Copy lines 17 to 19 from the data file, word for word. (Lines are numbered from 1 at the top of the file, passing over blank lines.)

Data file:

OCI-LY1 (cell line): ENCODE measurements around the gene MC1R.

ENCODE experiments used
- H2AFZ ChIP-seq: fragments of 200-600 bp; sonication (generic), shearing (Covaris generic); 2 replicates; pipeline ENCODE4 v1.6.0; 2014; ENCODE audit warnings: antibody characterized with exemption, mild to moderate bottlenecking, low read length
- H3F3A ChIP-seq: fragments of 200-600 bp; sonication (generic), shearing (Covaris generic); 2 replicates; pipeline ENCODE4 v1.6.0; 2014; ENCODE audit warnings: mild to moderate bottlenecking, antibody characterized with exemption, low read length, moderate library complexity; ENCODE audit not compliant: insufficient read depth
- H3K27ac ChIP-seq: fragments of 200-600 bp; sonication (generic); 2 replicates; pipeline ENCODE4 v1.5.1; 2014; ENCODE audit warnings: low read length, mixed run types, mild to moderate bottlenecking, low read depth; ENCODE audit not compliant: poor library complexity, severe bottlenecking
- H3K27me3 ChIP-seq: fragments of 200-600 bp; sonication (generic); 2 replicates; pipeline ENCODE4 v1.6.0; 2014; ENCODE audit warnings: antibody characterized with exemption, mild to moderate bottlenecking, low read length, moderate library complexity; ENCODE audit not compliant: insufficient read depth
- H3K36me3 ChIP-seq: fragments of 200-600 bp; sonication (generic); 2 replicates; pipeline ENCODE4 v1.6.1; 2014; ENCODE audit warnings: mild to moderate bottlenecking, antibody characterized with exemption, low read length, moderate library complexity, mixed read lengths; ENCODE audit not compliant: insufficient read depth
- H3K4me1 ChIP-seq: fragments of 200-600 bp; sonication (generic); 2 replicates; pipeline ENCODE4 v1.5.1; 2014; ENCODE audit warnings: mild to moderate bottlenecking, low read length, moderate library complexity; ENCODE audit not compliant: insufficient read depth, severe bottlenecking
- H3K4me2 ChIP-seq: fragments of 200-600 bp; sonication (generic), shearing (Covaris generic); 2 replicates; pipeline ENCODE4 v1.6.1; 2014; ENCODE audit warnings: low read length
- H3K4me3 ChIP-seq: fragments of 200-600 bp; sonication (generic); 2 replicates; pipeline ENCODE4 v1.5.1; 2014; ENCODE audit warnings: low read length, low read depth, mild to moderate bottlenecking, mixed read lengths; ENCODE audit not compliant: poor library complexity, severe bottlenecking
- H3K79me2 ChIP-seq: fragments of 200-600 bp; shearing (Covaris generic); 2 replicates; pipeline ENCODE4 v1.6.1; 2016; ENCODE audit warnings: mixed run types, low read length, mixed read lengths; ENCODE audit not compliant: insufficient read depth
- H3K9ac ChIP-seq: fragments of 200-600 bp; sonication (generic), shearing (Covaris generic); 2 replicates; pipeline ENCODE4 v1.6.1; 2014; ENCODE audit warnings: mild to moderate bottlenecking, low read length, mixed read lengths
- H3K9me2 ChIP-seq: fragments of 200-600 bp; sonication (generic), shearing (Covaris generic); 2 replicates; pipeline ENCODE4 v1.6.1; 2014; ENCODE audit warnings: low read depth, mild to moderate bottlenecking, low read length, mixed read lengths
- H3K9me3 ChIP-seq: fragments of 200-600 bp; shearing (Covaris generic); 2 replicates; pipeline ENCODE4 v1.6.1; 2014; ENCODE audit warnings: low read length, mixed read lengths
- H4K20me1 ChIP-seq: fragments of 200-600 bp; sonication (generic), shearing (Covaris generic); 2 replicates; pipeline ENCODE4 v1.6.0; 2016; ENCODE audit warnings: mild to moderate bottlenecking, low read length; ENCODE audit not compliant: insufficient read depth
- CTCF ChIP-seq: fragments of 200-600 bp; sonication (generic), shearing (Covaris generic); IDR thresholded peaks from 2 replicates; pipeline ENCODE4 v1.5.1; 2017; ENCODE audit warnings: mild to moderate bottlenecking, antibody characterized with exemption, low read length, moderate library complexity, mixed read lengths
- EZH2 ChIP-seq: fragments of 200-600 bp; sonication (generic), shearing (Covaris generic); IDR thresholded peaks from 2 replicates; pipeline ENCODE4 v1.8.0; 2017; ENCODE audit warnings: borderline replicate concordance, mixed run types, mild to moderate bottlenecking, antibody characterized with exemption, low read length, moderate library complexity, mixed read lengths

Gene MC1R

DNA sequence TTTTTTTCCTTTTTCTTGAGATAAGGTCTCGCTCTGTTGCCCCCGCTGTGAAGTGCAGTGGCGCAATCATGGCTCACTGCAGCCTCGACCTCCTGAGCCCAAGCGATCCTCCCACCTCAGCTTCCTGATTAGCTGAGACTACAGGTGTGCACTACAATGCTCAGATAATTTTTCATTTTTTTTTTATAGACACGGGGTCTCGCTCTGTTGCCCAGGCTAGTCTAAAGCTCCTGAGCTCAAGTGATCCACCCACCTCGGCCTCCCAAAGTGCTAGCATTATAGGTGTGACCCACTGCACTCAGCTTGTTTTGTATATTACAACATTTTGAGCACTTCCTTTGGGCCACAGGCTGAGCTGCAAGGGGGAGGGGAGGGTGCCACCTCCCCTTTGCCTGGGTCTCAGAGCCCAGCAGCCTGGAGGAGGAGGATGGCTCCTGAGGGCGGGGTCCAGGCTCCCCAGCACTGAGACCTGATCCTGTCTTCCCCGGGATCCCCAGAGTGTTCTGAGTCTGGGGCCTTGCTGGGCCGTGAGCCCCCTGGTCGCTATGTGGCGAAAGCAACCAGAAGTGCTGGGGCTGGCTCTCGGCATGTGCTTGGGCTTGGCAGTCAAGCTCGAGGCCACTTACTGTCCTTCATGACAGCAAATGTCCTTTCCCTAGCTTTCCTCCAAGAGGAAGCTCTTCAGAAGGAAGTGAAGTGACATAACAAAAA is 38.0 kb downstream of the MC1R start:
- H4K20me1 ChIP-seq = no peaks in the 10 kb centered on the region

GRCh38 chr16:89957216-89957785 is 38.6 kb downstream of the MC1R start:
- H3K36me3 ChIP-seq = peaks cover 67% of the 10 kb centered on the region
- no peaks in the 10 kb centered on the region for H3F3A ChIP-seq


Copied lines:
- EZH2 ChIP-seq: fragments of 200-600 bp; sonication (generic), shearing (Covaris generic); IDR thresholded peaks from 2 replicates; pipeline ENCODE4 v1.8.0; 2017; ENCODE audit warnings: borderline replicate concordance, mixed run types, mild to moderate bottlenecking, antibody characterized with exemption, low read length, moderate library complexity, mixed read lengths

Gene MC1R

DNA sequence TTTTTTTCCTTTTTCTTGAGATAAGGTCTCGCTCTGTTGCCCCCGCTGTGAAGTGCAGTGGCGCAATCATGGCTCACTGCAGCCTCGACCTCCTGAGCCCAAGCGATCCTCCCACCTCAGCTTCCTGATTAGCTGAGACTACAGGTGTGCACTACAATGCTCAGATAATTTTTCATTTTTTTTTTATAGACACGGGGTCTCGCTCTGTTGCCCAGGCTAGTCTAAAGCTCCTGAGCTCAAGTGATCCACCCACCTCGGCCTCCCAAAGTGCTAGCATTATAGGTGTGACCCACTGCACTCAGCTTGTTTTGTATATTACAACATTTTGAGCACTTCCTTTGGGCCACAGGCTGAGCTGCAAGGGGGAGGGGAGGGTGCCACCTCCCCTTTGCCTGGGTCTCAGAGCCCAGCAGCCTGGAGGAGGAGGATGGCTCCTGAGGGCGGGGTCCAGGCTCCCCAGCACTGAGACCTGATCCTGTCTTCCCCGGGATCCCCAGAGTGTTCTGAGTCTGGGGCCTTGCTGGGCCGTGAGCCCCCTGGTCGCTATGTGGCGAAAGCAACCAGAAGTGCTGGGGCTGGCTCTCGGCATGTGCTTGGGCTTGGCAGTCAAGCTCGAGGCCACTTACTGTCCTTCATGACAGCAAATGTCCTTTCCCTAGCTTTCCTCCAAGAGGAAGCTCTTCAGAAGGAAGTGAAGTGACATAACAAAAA is 38.0 kb downstream of the MC1R start: